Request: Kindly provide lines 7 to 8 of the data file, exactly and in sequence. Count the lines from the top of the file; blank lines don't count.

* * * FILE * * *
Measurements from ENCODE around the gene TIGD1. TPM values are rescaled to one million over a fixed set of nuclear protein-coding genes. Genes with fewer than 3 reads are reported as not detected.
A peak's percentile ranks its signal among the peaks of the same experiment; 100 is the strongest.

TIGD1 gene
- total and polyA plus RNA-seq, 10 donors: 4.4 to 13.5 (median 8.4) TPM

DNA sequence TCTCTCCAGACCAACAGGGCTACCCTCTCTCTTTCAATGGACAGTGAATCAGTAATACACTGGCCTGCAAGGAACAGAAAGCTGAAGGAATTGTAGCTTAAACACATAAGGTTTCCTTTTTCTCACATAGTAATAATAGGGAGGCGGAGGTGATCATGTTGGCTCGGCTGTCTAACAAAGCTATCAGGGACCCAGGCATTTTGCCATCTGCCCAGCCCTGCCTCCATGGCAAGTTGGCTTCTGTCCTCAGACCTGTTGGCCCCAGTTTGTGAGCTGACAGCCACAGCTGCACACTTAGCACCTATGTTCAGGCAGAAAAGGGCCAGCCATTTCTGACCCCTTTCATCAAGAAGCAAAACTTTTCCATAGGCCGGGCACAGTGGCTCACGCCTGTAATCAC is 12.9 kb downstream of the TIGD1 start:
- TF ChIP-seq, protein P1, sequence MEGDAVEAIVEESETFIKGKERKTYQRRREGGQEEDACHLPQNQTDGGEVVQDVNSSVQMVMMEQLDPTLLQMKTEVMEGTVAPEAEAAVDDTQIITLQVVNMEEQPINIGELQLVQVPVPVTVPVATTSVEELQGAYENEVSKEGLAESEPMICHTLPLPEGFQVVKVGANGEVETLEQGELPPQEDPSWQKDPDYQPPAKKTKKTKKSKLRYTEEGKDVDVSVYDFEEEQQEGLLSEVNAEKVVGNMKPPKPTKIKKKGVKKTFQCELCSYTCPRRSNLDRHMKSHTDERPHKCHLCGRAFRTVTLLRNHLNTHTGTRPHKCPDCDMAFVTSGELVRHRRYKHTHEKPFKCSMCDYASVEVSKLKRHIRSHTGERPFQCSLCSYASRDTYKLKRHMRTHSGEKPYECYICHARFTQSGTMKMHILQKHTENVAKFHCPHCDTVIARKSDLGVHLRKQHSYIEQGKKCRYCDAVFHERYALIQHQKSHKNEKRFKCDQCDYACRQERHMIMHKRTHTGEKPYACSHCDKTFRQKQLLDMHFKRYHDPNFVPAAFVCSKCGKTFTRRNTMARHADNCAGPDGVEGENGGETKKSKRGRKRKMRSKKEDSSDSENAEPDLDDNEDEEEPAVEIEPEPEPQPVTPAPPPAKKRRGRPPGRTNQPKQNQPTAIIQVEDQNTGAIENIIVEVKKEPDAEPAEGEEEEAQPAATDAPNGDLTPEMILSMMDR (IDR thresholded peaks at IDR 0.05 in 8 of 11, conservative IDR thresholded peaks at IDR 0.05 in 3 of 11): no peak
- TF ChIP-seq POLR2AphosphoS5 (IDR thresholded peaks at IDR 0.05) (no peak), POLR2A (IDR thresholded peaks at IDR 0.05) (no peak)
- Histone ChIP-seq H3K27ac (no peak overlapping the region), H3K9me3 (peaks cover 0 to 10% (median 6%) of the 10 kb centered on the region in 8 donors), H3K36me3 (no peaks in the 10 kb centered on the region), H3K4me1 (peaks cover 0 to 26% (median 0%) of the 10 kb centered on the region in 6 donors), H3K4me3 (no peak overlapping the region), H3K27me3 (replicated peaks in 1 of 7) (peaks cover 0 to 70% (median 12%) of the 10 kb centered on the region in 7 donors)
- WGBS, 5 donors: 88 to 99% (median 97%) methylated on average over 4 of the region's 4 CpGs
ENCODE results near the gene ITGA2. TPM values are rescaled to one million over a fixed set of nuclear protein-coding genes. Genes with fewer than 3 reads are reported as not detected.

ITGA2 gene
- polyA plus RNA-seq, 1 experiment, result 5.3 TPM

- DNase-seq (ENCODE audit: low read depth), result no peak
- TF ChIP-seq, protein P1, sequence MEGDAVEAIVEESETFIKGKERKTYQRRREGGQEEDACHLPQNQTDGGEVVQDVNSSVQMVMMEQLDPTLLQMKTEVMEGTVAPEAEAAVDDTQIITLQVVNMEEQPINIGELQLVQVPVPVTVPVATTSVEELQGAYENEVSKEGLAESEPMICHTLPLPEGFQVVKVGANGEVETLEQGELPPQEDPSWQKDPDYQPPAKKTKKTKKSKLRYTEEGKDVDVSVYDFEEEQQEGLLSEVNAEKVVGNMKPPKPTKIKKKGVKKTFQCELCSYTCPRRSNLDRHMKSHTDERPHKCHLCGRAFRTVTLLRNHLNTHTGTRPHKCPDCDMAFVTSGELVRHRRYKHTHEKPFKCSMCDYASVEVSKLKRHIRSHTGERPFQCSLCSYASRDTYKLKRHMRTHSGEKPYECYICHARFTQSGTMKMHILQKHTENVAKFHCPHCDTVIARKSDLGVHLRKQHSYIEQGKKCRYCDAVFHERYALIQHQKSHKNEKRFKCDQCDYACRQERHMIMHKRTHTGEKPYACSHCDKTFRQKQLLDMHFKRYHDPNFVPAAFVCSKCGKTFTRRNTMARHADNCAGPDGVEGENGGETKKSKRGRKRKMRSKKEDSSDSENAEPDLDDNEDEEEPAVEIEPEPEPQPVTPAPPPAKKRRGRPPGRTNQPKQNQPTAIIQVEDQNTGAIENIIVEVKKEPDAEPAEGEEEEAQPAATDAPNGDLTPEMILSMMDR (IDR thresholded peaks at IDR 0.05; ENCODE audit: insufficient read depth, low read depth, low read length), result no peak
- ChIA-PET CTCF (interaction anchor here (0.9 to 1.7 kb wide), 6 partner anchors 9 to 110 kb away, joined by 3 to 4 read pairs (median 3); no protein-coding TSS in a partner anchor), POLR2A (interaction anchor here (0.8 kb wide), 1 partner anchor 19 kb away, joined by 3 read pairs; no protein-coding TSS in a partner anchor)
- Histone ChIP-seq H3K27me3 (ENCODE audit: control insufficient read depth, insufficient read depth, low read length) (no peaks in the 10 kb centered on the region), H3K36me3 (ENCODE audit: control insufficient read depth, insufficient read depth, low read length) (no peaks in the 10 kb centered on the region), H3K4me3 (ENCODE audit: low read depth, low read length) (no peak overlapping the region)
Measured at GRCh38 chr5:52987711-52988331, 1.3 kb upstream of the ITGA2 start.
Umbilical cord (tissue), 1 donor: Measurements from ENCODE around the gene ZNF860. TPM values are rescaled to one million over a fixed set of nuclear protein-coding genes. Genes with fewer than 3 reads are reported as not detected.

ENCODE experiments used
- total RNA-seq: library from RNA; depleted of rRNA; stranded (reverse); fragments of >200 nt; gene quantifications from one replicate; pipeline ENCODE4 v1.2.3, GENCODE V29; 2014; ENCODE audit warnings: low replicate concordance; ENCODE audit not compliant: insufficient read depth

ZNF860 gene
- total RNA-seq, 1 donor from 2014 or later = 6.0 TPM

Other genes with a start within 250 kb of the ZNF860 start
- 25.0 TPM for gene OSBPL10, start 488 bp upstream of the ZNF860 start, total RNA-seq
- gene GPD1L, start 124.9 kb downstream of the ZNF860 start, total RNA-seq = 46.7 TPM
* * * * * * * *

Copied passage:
- TF ChIP-seq POLR2AphosphoS5 (IDR thresholded peaks at IDR 0.05) (no peak), POLR2A (IDR thresholded peaks at IDR 0.05) (no peak)
- Histone ChIP-seq H3K27ac (no peak overlapping the region), H3K9me3 (peaks cover 0 to 10% (median 6%) of the 10 kb centered on the region in 8 donors), H3K36me3 (no peaks in the 10 kb centered on the region), H3K4me1 (peaks cover 0 to 26% (median 0%) of the 10 kb centered on the region in 6 donors), H3K4me3 (no peak overlapping the region), H3K27me3 (replicated peaks in 1 of 7) (peaks cover 0 to 70% (median 12%) of the 10 kb centered on the region in 7 donors)